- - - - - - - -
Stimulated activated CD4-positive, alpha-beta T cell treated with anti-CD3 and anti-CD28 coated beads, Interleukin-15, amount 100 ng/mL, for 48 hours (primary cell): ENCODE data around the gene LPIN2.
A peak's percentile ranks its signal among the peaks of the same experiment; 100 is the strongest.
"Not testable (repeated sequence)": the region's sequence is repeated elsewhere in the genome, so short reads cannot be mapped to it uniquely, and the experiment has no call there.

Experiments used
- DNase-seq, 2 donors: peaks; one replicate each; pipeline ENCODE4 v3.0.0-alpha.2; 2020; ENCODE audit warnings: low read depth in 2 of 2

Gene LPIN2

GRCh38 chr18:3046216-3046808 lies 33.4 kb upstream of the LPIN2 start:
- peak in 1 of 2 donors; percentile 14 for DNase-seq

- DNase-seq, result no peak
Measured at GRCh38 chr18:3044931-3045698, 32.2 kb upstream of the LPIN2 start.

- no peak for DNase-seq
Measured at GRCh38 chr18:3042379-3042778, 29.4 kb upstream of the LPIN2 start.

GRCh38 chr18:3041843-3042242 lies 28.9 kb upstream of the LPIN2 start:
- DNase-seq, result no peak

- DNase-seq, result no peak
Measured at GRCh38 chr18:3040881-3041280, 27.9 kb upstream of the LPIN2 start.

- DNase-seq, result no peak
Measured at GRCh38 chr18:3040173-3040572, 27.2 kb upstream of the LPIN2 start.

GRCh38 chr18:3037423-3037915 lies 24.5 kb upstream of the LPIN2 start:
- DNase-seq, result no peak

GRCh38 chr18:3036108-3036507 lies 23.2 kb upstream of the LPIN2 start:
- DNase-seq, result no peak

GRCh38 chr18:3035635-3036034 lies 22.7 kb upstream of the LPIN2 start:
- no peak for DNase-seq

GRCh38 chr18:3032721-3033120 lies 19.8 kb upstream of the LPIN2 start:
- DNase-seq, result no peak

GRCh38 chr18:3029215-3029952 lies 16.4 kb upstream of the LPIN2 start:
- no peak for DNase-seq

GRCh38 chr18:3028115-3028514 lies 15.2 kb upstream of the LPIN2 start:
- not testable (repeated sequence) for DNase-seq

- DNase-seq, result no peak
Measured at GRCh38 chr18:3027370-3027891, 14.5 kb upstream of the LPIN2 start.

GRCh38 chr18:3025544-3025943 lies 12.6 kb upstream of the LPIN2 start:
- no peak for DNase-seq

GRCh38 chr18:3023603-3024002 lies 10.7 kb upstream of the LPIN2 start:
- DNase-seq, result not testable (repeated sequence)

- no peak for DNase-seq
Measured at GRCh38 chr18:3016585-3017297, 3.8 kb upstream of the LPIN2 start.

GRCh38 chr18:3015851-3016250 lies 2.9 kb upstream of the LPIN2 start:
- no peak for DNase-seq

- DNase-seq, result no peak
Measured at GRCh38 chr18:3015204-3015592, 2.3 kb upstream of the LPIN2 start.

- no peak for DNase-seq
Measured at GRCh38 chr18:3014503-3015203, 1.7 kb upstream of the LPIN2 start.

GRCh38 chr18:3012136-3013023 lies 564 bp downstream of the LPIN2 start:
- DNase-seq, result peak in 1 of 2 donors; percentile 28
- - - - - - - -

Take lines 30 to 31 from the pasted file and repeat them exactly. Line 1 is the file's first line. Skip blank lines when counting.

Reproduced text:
- not testable (repeated sequence) for DNase-seq

- DNase-seq, result no peak